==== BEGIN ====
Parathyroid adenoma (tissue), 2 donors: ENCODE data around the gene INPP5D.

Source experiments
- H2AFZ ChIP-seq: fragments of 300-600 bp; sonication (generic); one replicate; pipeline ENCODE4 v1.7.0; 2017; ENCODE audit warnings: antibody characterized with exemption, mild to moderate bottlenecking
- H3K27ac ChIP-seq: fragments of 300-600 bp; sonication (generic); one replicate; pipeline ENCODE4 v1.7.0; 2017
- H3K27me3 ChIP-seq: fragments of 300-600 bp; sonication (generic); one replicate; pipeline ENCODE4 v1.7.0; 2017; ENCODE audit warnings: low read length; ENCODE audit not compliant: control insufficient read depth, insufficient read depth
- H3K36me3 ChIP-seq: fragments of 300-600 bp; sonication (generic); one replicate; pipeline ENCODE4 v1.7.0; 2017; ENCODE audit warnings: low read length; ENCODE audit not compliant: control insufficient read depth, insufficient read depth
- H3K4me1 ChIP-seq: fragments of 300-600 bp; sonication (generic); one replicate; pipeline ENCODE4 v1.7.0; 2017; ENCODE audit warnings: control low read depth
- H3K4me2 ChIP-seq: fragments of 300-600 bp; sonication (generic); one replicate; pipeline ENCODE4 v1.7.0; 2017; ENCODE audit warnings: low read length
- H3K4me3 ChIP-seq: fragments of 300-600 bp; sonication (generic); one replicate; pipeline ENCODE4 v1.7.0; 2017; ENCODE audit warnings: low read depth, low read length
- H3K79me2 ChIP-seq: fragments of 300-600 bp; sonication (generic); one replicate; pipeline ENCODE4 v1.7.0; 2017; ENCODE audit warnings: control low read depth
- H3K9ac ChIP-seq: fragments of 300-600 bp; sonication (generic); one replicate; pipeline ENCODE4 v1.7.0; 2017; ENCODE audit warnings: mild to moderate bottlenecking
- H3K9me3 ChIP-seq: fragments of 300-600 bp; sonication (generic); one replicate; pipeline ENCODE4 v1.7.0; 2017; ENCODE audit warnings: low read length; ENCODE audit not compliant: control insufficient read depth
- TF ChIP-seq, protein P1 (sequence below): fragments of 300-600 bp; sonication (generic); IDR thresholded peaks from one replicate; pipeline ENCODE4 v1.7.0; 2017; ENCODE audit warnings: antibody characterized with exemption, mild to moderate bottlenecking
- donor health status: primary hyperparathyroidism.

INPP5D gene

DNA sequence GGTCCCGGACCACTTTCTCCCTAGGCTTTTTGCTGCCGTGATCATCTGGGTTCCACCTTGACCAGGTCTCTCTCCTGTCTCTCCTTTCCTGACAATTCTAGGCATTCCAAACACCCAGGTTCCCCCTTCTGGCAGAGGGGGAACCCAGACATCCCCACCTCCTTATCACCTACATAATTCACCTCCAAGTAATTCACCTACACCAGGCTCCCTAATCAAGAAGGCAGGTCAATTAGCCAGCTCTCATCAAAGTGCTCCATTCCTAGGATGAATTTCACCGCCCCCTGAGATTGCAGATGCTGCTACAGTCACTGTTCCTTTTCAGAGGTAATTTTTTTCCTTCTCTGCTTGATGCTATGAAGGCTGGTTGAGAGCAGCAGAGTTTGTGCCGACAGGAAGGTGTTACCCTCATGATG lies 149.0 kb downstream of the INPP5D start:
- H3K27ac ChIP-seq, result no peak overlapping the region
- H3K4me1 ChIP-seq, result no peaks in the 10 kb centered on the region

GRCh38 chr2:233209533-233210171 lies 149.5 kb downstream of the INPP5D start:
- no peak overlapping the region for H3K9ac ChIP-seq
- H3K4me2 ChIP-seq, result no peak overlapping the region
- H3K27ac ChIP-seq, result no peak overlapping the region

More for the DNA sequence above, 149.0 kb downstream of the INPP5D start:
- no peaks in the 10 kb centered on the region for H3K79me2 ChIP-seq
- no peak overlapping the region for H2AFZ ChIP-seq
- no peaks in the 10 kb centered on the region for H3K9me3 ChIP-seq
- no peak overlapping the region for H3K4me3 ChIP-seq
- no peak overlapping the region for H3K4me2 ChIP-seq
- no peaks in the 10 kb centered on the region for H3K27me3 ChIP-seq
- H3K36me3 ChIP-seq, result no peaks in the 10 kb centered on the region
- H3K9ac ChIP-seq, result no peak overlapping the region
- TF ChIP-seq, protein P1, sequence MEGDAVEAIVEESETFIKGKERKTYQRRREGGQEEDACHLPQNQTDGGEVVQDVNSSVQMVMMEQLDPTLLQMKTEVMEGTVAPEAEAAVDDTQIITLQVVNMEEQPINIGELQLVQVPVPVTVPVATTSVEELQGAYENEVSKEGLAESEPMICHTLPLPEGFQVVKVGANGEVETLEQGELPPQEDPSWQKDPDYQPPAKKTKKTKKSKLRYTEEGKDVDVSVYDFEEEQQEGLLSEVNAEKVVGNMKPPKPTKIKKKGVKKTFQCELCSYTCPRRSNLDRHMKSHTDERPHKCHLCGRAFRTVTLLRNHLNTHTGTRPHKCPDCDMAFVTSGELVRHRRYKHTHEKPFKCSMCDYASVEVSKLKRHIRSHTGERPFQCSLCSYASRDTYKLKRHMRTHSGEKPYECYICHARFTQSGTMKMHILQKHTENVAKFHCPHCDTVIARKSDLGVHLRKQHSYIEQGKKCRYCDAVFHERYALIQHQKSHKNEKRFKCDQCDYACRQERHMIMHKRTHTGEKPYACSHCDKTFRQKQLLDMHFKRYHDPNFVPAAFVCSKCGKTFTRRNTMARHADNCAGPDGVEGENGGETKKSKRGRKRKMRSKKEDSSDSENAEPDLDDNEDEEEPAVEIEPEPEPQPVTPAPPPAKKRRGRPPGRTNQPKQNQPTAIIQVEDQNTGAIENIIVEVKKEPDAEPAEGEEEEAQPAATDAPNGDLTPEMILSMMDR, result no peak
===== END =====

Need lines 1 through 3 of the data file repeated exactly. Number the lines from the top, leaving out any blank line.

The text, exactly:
Parathyroid adenoma (tissue), 2 donors: ENCODE data around the gene INPP5D.

Source experiments
- H2AFZ ChIP-seq: fragments of 300-600 bp; sonication (generic); one replicate; pipeline ENCODE4 v1.7.0; 2017; ENCODE audit warnings: antibody characterized with exemption, mild to moderate bottlenecking